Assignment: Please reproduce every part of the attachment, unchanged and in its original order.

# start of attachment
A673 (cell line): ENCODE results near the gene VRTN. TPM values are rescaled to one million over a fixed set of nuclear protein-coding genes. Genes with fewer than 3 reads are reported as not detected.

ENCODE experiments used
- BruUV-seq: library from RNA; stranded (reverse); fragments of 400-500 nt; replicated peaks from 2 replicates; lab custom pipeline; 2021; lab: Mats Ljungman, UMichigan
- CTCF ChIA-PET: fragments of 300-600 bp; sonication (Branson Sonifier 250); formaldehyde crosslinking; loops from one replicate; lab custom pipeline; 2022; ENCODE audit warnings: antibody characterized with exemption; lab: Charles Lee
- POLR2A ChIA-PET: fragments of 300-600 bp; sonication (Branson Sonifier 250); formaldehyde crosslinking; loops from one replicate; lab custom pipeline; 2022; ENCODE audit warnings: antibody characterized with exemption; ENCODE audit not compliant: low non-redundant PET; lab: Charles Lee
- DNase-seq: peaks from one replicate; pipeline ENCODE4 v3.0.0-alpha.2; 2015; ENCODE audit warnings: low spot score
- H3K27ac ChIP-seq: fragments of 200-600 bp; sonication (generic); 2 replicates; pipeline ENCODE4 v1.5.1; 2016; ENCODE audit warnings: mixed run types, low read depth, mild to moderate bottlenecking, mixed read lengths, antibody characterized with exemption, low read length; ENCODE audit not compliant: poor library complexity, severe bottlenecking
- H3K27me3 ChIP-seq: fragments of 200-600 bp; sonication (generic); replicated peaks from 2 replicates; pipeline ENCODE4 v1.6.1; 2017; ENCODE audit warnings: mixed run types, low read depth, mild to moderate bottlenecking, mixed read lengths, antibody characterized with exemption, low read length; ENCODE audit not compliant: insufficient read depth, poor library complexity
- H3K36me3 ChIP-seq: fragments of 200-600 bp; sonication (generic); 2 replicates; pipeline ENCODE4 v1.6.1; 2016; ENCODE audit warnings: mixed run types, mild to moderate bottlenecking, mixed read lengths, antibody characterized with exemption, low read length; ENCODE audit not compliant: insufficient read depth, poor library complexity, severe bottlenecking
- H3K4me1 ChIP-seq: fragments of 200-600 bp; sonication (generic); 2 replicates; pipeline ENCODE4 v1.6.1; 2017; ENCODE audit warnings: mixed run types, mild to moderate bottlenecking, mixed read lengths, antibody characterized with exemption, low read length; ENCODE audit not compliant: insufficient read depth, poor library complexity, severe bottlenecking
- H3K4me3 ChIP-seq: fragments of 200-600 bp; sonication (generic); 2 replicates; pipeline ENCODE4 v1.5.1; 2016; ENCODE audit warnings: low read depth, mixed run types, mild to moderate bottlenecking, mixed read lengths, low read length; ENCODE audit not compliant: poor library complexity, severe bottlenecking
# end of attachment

A673 (cell line): ENCODE results near the gene VRTN. TPM values are rescaled to one million over a fixed set of nuclear protein-coding genes. Genes with fewer than 3 reads are reported as not detected.

ENCODE experiments used
- BruUV-seq: library from RNA; stranded (reverse); fragments of 400-500 nt; replicated peaks from 2 replicates; lab custom pipeline; 2021; lab: Mats Ljungman, UMichigan
- CTCF ChIA-PET: fragments of 300-600 bp; sonication (Branson Sonifier 250); formaldehyde crosslinking; loops from one replicate; lab custom pipeline; 2022; ENCODE audit warnings: antibody characterized with exemption; lab: Charles Lee
- POLR2A ChIA-PET: fragments of 300-600 bp; sonication (Branson Sonifier 250); formaldehyde crosslinking; loops from one replicate; lab custom pipeline; 2022; ENCODE audit warnings: antibody characterized with exemption; ENCODE audit not compliant: low non-redundant PET; lab: Charles Lee
- DNase-seq: peaks from one replicate; pipeline ENCODE4 v3.0.0-alpha.2; 2015; ENCODE audit warnings: low spot score
- H3K27ac ChIP-seq: fragments of 200-600 bp; sonication (generic); 2 replicates; pipeline ENCODE4 v1.5.1; 2016; ENCODE audit warnings: mixed run types, low read depth, mild to moderate bottlenecking, mixed read lengths, antibody characterized with exemption, low read length; ENCODE audit not compliant: poor library complexity, severe bottlenecking
- H3K27me3 ChIP-seq: fragments of 200-600 bp; sonication (generic); replicated peaks from 2 replicates; pipeline ENCODE4 v1.6.1; 2017; ENCODE audit warnings: mixed run types, low read depth, mild to moderate bottlenecking, mixed read lengths, antibody characterized with exemption, low read length; ENCODE audit not compliant: insufficient read depth, poor library complexity
- H3K36me3 ChIP-seq: fragments of 200-600 bp; sonication (generic); 2 replicates; pipeline ENCODE4 v1.6.1; 2016; ENCODE audit warnings: mixed run types, mild to moderate bottlenecking, mixed read lengths, antibody characterized with exemption, low read length; ENCODE audit not compliant: insufficient read depth, poor library complexity, severe bottlenecking
- H3K4me1 ChIP-seq: fragments of 200-600 bp; sonication (generic); 2 replicates; pipeline ENCODE4 v1.6.1; 2017; ENCODE audit warnings: mixed run types, mild to moderate bottlenecking, mixed read lengths, antibody characterized with exemption, low read length; ENCODE audit not compliant: insufficient read depth, poor library complexity, severe bottlenecking
- H3K4me3 ChIP-seq: fragments of 200-600 bp; sonication (generic); 2 replicates; pipeline ENCODE4 v1.5.1; 2016; ENCODE audit warnings: low read depth, mixed run types, mild to moderate bottlenecking, mixed read lengths, low read length; ENCODE audit not compliant: poor library complexity, severe bottlenecking